Women and the home front

Posted by Matt Kuhns on Mar 30, 2013

One further thought, this last weekend of Women’s History Month, inspired by some comments from Mr. Jerry Clark at our recent store co-appearance. Discussing the “Pizza Bomber” case, a byzantine, years-long investigation chronicled in the book he and Ed Palattella co-authored, Clark spoke briefly of the personal toll such cases can exact.

Unsurprisingly, such work can stretch those involved awfully thin. Even with dedicated, well-organized teams like those of the modern FBI, the individuals at the center of a major crime investigation can find work taking over their life; as Clark noted, one may “clock out” and go home at night but one doesn’t ever really get away from a case like “the pizza bomber” until it’s truly and finally over. Meanwhile, stress and exhaustion can take a toll, not only on an investigator but on those around him or her. Particularly one’s family.

I don’t recall Mr. Clark’s exact words, but the gist of one further comment stuck with me, too. I believe it was, more or less, that an all-absorbing criminal investigation can sorely test personal relationships but, at the same time, strong family support can be invaluable in making it through.

This gave me pause because nearly every detective highlighted in Brilliant Deduction was a “family man.”

Which may not be that odd, certainly for the time period, but it’s striking how this contrasts with fiction. Sherlock Holmes—at least in the canonical stories—was a borderline-misogynist bachelor. I’ve not read a lot of Poirot novels but I’m not aware of any Mrs. Poirot. The 20th century American fictional detective archetype, exemplified by Spade and Marlowe, is decidedly unattached.

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The He-Man Woman Haters’ Club?

Posted by Matt Kuhns on Mar 4, 2013

I’ve been thinking a bit this week on whether Brilliant Deduction might be considered a “guy” book.

There is something to the idea, based on traditional concepts of gender in our society at least. First and foremost, women play only limited roles; it isn’t The Hobbit or The Shawshank Redemption, but as I note in the book’s introduction, the phenomenon of real-life famous detectives that I examine was the product of a particular culture and era, i.e. Western society during the “Long Nineteenth Century.”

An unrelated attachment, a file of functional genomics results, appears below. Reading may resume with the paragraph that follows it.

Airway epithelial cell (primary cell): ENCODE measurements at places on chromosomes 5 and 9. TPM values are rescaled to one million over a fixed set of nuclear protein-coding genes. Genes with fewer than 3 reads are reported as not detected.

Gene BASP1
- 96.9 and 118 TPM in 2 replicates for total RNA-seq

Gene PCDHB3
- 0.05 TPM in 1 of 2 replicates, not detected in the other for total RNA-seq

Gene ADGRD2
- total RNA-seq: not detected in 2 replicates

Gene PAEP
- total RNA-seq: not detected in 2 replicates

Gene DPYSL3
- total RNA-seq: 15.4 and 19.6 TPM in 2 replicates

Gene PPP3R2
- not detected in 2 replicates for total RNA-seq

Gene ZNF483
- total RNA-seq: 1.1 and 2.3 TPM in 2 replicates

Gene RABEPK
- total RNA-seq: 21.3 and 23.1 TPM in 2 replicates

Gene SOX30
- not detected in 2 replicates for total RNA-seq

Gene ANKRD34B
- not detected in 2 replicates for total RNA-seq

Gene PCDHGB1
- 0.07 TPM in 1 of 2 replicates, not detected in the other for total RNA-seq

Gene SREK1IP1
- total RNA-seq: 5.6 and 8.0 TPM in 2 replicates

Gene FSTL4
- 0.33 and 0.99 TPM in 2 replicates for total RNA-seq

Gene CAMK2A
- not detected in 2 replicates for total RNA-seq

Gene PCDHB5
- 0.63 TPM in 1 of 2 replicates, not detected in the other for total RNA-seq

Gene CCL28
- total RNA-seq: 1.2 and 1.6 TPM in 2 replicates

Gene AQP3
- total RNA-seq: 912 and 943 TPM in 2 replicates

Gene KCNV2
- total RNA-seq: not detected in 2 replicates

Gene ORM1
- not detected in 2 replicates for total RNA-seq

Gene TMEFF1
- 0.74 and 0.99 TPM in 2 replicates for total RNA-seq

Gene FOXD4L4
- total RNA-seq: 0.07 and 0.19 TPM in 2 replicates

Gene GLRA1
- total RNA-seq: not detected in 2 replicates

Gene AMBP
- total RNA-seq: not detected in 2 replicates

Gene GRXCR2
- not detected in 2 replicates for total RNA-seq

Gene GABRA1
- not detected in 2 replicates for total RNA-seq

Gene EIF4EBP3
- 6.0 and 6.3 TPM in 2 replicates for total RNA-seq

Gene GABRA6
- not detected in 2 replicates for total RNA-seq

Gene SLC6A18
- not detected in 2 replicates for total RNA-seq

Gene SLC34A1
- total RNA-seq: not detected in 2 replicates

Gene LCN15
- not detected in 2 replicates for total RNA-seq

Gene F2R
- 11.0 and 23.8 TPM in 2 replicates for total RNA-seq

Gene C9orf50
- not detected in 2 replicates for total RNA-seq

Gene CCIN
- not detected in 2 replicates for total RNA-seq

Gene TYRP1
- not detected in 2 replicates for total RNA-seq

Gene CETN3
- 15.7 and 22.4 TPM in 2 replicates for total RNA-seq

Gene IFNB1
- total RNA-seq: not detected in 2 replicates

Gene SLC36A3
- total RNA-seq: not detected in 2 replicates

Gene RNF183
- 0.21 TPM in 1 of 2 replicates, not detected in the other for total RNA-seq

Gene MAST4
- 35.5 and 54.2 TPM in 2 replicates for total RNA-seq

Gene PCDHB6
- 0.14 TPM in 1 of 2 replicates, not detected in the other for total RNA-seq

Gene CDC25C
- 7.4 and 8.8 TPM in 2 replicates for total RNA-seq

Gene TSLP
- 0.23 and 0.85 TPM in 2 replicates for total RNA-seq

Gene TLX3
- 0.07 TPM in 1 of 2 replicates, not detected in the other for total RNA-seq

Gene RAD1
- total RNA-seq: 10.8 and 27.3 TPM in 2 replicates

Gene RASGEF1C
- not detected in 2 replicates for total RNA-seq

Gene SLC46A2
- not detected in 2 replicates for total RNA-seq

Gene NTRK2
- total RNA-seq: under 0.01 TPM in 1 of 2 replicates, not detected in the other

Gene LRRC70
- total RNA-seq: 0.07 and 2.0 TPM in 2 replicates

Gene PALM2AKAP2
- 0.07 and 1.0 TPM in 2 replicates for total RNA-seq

That culture and era generally did not regard police work—from which the detective profession grew—as an appropriate career for women. For that matter, it didn’t exactly regard the idea of having a career as appropriate for women. Thus most of the other people appearing in my book—politicians, financiers, industrialists—are also men. Even among criminal society, with little concern for social strictures in other areas, women were almost equally underrepresented (or, I suppose, so much more effective that they avoided notice far more often).

Meanwhile, the world that shows up in Brilliant Deduction is not only predominantly male per numbers, but per (traditional concepts of) style and emphasis. Heavyset, bearded men enjoying brandy and cigars with their comfortable boys’-club connections; train robberies, bomb plots and jailbreaks; classic “man cave” settings from smokey taverns to William Pinkerton’s office* to Ellis Parker’s Elk’s Lodge. Is this, then, a book simply made to adorn the modern man cave? What kind of audience do I really have in mind, here?

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